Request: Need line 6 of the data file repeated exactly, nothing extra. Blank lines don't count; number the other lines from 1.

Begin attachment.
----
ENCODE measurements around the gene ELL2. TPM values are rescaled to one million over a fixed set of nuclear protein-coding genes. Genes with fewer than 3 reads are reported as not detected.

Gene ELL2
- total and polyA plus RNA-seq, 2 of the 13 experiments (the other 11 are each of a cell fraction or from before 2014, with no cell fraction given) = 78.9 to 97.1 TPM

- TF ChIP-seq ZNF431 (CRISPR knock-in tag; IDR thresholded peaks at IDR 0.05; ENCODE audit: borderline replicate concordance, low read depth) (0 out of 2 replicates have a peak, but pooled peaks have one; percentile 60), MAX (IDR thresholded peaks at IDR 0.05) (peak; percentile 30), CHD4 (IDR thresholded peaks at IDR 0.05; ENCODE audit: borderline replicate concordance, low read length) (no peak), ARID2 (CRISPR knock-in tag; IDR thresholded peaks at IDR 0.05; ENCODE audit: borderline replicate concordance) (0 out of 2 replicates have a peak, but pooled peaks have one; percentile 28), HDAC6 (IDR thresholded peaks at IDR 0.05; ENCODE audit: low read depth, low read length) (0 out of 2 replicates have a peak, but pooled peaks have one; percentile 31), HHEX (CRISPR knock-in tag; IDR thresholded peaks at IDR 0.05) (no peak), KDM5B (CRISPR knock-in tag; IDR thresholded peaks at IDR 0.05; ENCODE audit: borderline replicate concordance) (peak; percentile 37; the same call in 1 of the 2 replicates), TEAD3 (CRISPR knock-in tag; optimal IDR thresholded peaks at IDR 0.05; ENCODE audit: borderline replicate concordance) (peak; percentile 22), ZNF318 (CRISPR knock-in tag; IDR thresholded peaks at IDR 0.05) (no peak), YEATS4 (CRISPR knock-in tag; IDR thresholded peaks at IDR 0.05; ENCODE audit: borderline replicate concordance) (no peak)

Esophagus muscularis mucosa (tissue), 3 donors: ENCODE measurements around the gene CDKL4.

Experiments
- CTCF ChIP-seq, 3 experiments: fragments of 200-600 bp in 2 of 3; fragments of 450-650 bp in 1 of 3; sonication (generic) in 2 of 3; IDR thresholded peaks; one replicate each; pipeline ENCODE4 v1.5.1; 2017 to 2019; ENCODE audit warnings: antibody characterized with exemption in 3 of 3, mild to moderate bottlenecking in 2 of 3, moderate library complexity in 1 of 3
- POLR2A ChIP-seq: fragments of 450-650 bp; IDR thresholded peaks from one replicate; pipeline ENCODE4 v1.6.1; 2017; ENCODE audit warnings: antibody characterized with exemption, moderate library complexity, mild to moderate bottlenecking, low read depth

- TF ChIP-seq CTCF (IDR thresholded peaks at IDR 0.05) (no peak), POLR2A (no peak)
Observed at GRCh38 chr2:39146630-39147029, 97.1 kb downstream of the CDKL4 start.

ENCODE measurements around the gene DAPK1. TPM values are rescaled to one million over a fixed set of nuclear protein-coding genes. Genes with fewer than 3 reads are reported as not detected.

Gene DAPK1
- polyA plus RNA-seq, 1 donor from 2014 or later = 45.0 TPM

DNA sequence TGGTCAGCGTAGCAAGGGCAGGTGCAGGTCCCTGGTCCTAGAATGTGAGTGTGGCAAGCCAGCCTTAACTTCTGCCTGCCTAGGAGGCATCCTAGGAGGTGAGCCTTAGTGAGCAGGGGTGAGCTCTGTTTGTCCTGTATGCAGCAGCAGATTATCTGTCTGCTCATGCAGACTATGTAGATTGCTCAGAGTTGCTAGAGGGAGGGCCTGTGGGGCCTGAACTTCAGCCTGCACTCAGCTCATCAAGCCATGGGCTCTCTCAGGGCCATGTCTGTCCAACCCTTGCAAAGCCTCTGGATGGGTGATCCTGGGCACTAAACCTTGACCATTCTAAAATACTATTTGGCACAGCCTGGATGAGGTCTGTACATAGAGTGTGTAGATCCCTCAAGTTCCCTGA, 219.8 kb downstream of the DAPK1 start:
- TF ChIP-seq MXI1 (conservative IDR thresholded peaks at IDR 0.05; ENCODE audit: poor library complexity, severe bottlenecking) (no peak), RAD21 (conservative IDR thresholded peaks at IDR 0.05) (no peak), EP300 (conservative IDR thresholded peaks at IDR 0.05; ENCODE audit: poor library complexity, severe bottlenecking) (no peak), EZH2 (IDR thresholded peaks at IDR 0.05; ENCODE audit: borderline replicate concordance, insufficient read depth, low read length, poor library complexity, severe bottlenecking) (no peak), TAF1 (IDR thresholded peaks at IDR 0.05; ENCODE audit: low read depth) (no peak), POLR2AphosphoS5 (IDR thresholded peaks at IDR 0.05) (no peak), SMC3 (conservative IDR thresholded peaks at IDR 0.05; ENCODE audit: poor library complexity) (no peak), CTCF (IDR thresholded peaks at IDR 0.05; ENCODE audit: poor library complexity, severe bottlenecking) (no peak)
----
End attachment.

Experiments